I’ve been thinking about what 2009 holds in store.
At this point, I should of course wheel out all of the great reasons one should not make predictions (especially about the future). Or perhaps I should recall the fictional Magrethea in HitchHikers’ Guide to the Galaxy, a planet which decided to hibernate through Galactic recession – oddly tempting at the moment.
What I actually find myself doing is focussing all of my attention on one particular day in 2009, and one that is not that far away: January 20th. Of course, that’s the day that Barack Obama will officially be sworn in as America’s 44th President.
Whilst we’d all talked about the way the mass intelligentsia here and in the states had taken to digital media, it scarcely seemed possible that anyone could truly harness these new approaches as a presidential candidate. But Obama did precisely that, collecting hearts, minds and dollars.
It seemed even less likely that Obama would continue post election with either the consensual style he adopted in the campaign, or the digital media he’s used to do it. But still he is sticking resolutely to path which looks likely to remould politics and attitudes to politicians, as much as it looks to bring about the change to the American way of life which was such a centrepiece of the campaign.
And so to inauguration. For the first time in many years, Obama has forgone the massive donations of corporate lobbies and is working to finance the inauguration with the $5 checks of his base which were such a large part – symbolically and financially – of the campaign. We can expect the speech itself to be an even more marked departure.
The theme is given as ‘a new birth of freedom’, and it is being positioned as a suitable celebration of both the 200th anniversary of Lincoln’s birth and the 22nd Martin Luther King day.
I believe that Obama will not propose, however, any form of back slapping or self-congratulation for his nomination and election. I believe instead he will look to start a more radical redefinition of personal freedom from the perspective of responsibility, and of what it means to be an American. It will be ‘ask not what your country can do for you’ but for a different generation, and I believe with an even greater onus on practical participation.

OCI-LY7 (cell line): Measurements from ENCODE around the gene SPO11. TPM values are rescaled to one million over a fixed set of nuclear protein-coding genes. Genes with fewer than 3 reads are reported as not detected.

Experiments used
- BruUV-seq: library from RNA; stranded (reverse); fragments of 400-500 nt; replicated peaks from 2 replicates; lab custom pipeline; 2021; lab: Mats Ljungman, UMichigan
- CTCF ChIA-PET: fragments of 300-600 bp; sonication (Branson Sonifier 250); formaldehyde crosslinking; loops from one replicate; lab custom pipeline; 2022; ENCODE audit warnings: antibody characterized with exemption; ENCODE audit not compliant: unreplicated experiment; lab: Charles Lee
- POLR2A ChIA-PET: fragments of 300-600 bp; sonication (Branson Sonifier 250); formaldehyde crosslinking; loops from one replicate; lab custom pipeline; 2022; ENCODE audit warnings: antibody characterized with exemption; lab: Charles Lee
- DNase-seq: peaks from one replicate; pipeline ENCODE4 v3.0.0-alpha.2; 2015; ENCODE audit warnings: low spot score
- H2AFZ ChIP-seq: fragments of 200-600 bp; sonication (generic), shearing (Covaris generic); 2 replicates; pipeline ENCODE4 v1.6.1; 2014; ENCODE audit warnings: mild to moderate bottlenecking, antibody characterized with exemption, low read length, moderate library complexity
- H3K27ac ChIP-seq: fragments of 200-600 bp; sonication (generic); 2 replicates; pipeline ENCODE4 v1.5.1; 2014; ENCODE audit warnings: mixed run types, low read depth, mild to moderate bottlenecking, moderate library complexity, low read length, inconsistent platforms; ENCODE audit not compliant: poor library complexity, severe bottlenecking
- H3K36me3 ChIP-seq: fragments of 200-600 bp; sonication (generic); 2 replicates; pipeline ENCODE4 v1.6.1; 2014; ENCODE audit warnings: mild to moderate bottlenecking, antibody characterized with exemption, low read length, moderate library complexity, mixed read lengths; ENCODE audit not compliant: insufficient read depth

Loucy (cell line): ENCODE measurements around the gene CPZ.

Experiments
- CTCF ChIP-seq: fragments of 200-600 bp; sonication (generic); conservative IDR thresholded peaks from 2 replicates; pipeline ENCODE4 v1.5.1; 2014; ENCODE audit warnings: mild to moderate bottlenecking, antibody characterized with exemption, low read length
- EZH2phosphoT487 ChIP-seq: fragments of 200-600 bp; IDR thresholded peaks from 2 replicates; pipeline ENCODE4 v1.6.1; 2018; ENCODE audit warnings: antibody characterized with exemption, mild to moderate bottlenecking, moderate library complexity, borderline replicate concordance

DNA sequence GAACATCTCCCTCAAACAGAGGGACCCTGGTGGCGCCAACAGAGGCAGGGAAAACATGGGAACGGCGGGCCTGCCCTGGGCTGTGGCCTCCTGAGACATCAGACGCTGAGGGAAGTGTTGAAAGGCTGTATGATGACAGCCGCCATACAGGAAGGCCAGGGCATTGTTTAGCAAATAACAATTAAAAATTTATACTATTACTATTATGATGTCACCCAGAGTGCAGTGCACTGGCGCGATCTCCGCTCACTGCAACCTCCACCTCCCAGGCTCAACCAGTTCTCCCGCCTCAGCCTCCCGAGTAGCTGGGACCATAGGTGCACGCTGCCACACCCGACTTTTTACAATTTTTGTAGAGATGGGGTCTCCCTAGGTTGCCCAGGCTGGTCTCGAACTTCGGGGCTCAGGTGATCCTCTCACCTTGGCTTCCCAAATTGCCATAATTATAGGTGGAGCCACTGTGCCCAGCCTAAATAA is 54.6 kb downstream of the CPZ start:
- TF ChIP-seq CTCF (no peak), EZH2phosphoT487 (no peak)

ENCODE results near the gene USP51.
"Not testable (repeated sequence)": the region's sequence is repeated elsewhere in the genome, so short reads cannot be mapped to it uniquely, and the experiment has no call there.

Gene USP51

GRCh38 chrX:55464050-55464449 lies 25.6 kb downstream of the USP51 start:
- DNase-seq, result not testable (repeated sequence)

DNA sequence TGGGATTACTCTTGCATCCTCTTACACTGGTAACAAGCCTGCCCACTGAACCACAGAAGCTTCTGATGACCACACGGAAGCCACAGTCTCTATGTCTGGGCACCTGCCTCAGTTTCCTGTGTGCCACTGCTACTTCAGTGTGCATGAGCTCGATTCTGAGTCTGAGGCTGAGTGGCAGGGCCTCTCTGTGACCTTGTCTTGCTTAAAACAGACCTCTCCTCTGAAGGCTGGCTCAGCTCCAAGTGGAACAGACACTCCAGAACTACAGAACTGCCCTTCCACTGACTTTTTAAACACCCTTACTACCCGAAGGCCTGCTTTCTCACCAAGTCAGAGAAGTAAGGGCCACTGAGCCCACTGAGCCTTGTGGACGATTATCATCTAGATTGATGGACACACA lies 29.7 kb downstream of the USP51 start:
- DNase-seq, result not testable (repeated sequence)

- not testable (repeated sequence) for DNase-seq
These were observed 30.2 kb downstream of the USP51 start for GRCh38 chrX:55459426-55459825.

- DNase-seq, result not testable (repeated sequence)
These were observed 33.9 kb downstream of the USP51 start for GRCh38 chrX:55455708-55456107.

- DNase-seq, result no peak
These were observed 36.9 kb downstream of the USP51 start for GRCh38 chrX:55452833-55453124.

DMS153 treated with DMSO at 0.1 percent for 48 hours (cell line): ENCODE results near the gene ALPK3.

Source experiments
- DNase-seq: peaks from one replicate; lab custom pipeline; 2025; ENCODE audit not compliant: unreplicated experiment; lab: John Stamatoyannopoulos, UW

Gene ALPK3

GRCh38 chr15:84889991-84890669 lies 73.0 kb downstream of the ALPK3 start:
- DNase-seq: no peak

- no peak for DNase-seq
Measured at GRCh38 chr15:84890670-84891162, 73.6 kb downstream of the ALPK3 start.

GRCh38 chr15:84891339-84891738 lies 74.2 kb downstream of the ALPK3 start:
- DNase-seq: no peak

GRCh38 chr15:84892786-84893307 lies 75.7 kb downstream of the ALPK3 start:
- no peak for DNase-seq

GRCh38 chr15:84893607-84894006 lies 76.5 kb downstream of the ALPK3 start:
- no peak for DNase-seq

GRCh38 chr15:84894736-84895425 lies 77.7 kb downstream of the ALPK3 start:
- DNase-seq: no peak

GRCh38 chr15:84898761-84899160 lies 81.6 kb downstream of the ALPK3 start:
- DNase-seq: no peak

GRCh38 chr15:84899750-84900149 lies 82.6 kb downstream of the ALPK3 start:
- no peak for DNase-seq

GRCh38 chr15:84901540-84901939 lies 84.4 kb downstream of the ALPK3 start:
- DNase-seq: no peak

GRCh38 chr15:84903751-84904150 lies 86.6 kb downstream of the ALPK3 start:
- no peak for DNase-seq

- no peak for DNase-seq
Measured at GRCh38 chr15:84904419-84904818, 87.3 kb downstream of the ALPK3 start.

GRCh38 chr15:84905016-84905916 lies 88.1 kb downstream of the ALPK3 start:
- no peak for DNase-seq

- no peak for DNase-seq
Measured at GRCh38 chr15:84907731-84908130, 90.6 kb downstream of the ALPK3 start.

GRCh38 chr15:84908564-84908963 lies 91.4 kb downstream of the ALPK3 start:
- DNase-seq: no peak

It’s an interesting idea in a western democracy where we have come to be believe that politicians will gain favour by cutting taxing and increasing entitlements, the right course of action today is to encourage greater participation and contribution from the population, both in shaping the political movement, and in building and supporting communities.
Obama’s success in four year’s time will be contingent upon delivering a real vision of the American dream in action where the US of today performs the miracle of economic and social rebirth, not through handouts and state intervention, but through drive and determination. As Napolean said, the role of the leader is to “define reality and provide hope’.
The new first family change the perception of the US internally and externally just by the symbolic importance of their race. And, the freedom which is being reborn cannot, I believe, be a freedom to shop, a freedom to entitlements, rather I believe the emphasis will be on re-invigorating the spirit of hard work and determination which underwrote the freedom, and hope, of the founding fathers.
And, what better time for this message to be spread in America. As many of the new certainties of the Regan era flounder – the stock market won’t make us all rich (at least not all of the time), America hasn’t solved world peace (especially under hapless and incompetent Bush), jobs cannot be protected by governments from foreign trade.
If Obama can achieve this, the amazing success of the campaigns will pale into insignificance.
And where does this leave democracy? If Obama succeeds in reshaping the imperial presidency, around a new need for leadership (post the Bush vacuum, the incompetence and corruption of politicians) around consensus through straight-talk, around a liberal and academic view of the world; then we will see yet another complete upheaval in the concepts of media and a political domino effect around the globe.
Traditionally politics hangs on the coat tails of the latest corporate successes. Here political America will vastly have outdone corporate American in understanding the potential of the new medium. Of course, the Obama campaign used vast amounts of traditional media. It’s not so much the vehicle of promotion that shifted but the vehicle of engagement.
I think he will do it, and it will radically change the way we think of politics, democracy and America for the next eight years.
Oh, and Apple will release a slightly lighter 17″ laptop, Microsoft will eventually get a good operating system out, having taken several years of not-very-subtle hinting to heart, and Google will port Android to PCs and make an even bigger killing.